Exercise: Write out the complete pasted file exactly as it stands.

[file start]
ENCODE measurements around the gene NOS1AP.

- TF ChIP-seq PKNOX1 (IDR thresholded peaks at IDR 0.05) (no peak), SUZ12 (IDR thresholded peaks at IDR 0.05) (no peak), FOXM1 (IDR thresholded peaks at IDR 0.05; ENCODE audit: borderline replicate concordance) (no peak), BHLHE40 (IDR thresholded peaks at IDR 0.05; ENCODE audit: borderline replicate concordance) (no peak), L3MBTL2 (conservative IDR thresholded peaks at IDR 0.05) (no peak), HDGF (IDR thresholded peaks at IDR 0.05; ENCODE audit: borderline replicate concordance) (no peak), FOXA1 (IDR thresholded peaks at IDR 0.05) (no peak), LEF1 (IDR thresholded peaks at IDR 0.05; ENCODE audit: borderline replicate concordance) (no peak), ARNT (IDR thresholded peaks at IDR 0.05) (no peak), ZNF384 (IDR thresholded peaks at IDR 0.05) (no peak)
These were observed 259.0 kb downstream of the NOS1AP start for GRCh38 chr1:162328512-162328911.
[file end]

ENCODE measurements around the gene NOS1AP.

- TF ChIP-seq PKNOX1 (IDR thresholded peaks at IDR 0.05) (no peak), SUZ12 (IDR thresholded peaks at IDR 0.05) (no peak), FOXM1 (IDR thresholded peaks at IDR 0.05; ENCODE audit: borderline replicate concordance) (no peak), BHLHE40 (IDR thresholded peaks at IDR 0.05; ENCODE audit: borderline replicate concordance) (no peak), L3MBTL2 (conservative IDR thresholded peaks at IDR 0.05) (no peak), HDGF (IDR thresholded peaks at IDR 0.05; ENCODE audit: borderline replicate concordance) (no peak), FOXA1 (IDR thresholded peaks at IDR 0.05) (no peak), LEF1 (IDR thresholded peaks at IDR 0.05; ENCODE audit: borderline replicate concordance) (no peak), ARNT (IDR thresholded peaks at IDR 0.05) (no peak), ZNF384 (IDR thresholded peaks at IDR 0.05) (no peak)
These were observed 259.0 kb downstream of the NOS1AP start for GRCh38 chr1:162328512-162328911.